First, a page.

Existing-home sales, which fell 1.7% in June, have been slumping year-over-year for 16 consecutive months.
U.S. home sales slumped in June as home prices for major West Coast cities declined for the first time since 2012, ending the spring selling season with a thud.
Existing-home sales fell 1.7% to a seasonally adjusted annual pace of 5.27 million, the National Association of Realtors said Tuesday. Sales declined 2.2% compared with a year earlier, marking the 16th consecutive month of annual declines in sales.
The spring selling season is crucial because about 40% of the year’s sales take place in March through June. Falling sales during most of this period have puzzled economists. They struggle to explain why the housing market has remained soft while the rest of the economy has been booming. Borrowing rates have fallen to their lowest levels in two years, wages are rising and unemployment is at a 50-year low.
“It doesn’t make economic sense,” said Lawrence Yun, the NAR’s chief economist.
The lack of momentum during the spring could now mean a prolonged slowdown in the market, some economists said.
“The demand this cycle is certainly showing signs that perhaps it’s reached its full capacity,” said Ralph McLaughlin, deputy chief economist at real-estate data provider CoreLogic .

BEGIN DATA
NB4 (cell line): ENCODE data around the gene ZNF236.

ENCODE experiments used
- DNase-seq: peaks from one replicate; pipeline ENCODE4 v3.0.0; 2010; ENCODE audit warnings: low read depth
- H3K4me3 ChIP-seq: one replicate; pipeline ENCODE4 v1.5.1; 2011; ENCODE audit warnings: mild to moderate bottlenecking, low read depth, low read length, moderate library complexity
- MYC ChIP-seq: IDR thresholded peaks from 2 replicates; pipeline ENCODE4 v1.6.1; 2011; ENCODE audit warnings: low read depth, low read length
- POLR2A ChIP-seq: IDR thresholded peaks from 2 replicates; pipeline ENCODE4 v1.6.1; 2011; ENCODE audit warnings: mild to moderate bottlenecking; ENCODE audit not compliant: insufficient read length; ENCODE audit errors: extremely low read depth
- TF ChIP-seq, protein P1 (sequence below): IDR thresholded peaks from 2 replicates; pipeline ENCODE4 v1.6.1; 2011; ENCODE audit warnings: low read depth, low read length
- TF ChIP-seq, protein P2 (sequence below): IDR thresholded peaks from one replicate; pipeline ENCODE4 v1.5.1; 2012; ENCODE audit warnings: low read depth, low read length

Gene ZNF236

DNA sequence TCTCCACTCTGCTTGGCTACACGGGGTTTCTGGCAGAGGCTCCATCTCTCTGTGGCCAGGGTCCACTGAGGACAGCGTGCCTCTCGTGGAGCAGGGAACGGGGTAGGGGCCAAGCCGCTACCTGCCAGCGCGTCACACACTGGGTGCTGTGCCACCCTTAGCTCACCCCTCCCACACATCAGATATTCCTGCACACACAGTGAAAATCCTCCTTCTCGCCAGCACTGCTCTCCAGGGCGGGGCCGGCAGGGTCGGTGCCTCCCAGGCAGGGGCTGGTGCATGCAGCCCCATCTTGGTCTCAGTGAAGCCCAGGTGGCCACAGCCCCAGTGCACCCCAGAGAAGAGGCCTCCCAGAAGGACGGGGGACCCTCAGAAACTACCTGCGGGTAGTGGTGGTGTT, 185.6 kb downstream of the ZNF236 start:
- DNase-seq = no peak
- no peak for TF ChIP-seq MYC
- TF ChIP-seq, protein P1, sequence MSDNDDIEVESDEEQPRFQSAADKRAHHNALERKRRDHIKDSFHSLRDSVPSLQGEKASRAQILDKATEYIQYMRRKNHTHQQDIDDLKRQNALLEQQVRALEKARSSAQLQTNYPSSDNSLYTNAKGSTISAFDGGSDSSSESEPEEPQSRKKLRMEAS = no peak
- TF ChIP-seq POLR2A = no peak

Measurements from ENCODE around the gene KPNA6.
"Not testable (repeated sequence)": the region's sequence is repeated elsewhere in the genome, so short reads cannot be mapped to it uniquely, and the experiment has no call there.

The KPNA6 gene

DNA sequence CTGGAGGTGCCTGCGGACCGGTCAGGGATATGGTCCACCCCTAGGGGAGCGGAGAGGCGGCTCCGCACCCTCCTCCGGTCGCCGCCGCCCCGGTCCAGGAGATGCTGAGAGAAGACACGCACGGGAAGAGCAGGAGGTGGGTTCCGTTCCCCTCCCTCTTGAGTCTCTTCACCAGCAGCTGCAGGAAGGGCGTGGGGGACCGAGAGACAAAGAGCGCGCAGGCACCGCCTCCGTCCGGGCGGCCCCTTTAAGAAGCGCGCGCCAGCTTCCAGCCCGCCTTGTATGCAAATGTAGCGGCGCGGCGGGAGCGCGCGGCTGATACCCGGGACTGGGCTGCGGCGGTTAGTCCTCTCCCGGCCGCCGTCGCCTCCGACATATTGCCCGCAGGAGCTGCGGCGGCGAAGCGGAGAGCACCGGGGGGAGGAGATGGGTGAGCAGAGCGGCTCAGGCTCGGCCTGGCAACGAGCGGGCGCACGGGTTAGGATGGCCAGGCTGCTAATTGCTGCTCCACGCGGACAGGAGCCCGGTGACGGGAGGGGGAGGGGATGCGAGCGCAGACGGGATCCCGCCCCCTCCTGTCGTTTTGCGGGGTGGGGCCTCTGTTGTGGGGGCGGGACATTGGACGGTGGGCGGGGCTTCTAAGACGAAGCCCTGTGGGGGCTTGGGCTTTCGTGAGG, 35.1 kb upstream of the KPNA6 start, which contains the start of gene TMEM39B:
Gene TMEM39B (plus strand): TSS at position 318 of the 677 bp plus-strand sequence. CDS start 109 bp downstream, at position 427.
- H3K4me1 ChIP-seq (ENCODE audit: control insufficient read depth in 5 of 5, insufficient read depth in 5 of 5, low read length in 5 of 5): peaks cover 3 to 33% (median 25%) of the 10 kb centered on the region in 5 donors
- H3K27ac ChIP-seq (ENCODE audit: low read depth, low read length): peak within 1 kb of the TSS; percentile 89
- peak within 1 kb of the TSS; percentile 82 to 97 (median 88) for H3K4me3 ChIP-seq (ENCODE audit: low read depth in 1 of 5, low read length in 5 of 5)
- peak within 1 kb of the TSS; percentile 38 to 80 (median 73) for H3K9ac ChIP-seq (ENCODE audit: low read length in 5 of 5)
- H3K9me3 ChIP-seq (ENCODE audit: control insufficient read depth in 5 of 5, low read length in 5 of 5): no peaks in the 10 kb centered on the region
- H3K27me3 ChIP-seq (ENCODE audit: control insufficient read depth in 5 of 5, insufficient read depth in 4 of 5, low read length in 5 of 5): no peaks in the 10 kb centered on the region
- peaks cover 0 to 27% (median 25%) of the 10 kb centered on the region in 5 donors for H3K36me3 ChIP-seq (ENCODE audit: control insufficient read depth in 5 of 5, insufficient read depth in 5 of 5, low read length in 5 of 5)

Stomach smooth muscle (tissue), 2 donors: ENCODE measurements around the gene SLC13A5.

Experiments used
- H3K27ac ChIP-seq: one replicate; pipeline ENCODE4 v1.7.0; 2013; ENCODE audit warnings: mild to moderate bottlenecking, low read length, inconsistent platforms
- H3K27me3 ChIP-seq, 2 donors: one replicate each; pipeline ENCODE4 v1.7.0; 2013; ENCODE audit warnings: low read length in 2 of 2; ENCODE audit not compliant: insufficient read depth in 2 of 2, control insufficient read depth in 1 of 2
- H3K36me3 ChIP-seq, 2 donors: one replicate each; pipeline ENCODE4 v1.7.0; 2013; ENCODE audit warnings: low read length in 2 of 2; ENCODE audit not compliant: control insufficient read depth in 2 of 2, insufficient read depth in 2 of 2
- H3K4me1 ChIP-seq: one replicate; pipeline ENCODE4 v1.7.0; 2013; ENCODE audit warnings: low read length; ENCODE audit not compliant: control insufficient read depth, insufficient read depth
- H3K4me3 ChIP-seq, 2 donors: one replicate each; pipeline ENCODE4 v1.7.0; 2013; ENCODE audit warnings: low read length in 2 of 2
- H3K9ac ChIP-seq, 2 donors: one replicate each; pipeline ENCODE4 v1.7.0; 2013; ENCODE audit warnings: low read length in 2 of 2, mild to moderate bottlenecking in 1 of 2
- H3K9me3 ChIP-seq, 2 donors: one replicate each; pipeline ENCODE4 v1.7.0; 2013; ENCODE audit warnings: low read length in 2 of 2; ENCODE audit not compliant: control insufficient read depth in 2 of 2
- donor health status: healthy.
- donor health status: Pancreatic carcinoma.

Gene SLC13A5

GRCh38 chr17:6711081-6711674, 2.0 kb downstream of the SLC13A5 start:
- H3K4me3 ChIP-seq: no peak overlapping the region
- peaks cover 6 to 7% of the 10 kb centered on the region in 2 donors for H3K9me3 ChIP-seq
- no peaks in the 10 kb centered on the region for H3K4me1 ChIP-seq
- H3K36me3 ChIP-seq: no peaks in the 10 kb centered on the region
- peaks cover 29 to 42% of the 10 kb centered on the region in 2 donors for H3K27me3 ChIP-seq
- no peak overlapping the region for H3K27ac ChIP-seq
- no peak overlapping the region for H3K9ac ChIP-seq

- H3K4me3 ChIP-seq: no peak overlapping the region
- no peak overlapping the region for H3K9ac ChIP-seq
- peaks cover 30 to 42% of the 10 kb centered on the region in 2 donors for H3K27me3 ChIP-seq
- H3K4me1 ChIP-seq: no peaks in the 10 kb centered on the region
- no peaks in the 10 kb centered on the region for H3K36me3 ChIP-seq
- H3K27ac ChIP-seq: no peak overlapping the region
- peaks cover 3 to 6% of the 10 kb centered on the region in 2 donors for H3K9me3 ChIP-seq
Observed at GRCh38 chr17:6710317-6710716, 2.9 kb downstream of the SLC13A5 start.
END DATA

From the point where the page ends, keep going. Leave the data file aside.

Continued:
Still, there was some reason for optimism in the June report. While sales declined in the South and the West, they actually rose slightly in the Midwest and Northeast, according to the NAR. Some economists expect lower mortgage rates will eventually lure more buyers, and additional inventory could help stabilize the market that has been pinched by limited supply and high prices in many metro areas.
“We think by the end of the year, total home sales, both new and existing, will probably not be much different than where they were last year,” said David Berson, chief economist at Nationwide Insurance.
While price declines are concentrated on the West Coast, other costly markets such as New York, Boston and the Denver area are also weakening.
At the Whit Harvey Group, we have noticed a drop off in buyers for the million plus homes here in Baltimore. The 2017 overhaul of the federal tax code that capped the deduction for state and local taxes at $10,000 and reduced the limit for the mortgage-interest deduction has definitely decreased demand for more expensive homes.
This article is excerpted from the Wall Street Journal, by Laura Kusisto, Will Parker and Abigail Summerville.